The number of nurses and midwives leaving one of Scotland’s largest health boards has risen by 68 per cent over the last five years.
A total of 659 nursing staff left NHS Lothian in 2012-13 which has now risen to 1,108 for the 2016-17 period.
At present the health board has more than 500 nursing and midwifery vacancies as opposed to 178 at the same time last year – three time as many. A rise in the number of health staff over the age of 55, with 16 per cent in that age range, means that the number of vacancies will increase once they retire. The information came to light in a recent written question by Scottish Conservative MSP Peter Chapman.
Norman Provan, of the Royal College of Nurses Scotland, said nurses are working “under enormous pressure” on the back of a prolonged pay freeze.
He said: “Nurses and health care support workers wanting to do their very best for patients are working under enormous pressure, constantly being asked to do more with less. The prolonged pay freeze, workload challenges and the reality of vacancies in the workforce, are leaving nursing staff demoralised with some choosing to leave.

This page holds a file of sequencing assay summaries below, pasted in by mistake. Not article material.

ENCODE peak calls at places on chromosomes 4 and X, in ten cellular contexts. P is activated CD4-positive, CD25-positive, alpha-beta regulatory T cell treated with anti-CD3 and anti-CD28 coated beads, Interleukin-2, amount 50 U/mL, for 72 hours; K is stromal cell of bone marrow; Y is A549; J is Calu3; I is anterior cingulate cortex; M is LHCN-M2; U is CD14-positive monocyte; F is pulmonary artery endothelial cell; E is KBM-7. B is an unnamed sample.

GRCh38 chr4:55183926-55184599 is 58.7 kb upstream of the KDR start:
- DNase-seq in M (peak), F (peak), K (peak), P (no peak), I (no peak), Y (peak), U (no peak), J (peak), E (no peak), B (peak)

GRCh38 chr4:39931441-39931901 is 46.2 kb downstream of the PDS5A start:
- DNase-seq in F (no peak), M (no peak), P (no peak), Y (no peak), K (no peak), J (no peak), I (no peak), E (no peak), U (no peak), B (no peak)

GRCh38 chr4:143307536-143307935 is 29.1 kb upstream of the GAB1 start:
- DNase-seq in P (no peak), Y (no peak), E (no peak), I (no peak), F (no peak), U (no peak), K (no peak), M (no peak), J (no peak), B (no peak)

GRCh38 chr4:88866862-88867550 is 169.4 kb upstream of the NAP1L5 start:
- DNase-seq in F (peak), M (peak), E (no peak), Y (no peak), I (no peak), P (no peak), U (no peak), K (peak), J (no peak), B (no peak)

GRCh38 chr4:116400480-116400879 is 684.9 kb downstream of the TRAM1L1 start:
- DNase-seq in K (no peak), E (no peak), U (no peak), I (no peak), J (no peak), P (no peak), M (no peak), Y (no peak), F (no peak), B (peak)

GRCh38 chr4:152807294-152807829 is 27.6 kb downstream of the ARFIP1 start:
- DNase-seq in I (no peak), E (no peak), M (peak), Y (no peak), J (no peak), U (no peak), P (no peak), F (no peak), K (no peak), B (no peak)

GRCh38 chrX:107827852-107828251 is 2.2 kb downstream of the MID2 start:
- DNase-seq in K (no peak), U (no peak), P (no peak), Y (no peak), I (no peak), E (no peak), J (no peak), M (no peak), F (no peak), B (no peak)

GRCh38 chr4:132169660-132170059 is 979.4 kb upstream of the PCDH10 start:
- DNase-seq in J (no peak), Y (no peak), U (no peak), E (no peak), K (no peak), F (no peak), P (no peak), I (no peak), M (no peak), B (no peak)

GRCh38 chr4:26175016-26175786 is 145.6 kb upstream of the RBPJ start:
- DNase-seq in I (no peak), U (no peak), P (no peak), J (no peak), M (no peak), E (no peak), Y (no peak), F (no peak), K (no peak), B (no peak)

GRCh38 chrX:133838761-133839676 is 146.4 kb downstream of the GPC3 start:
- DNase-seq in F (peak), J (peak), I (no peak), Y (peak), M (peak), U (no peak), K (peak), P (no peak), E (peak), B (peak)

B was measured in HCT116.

“To avoid an even greater shortage of skilled nurses, we need to find new ways to make nursing an attractive career choice. Scotland needs a robust workforce strategy that futureproofs the nursing workforce across hospitals and communities. The proposed safe staffing legislation provides an opportunity to get workforce planning right, and to safeguard high quality care for generations to come.”
The number of nursing and consultancy vacancies in Scotland has reached a record high at the end of June last year as official figures revealed a shortfall of more than 470 consultants and 3,200 nurses and midwives.
Professor Alex McMahon, director of nursing, midwifery and allied health professionals, NHS Lothian, said: “In common with many health boards across the UK, we face workforce challenges and have a programme of initiatives to address them. We have a continual nursing and midwifery recruitment process in place throughout the year. Our current vacancy level is around 5 per cent of our total workforce. As well as our generic recruitment, we host recruitment sessions for our main hospital sites and also seek to recruit and train nurses in the community in health visiting and district nursing.”
Shadow health secretary Miles Briggs MSP said: “It is alarming there has been a 68 per cent increase of nurses and midwives leaving NHS Lothian over the last five years. More needs to be done to incentivise them to stay, otherwise patients and the staff left behind will be the ones who suffer the consequences.”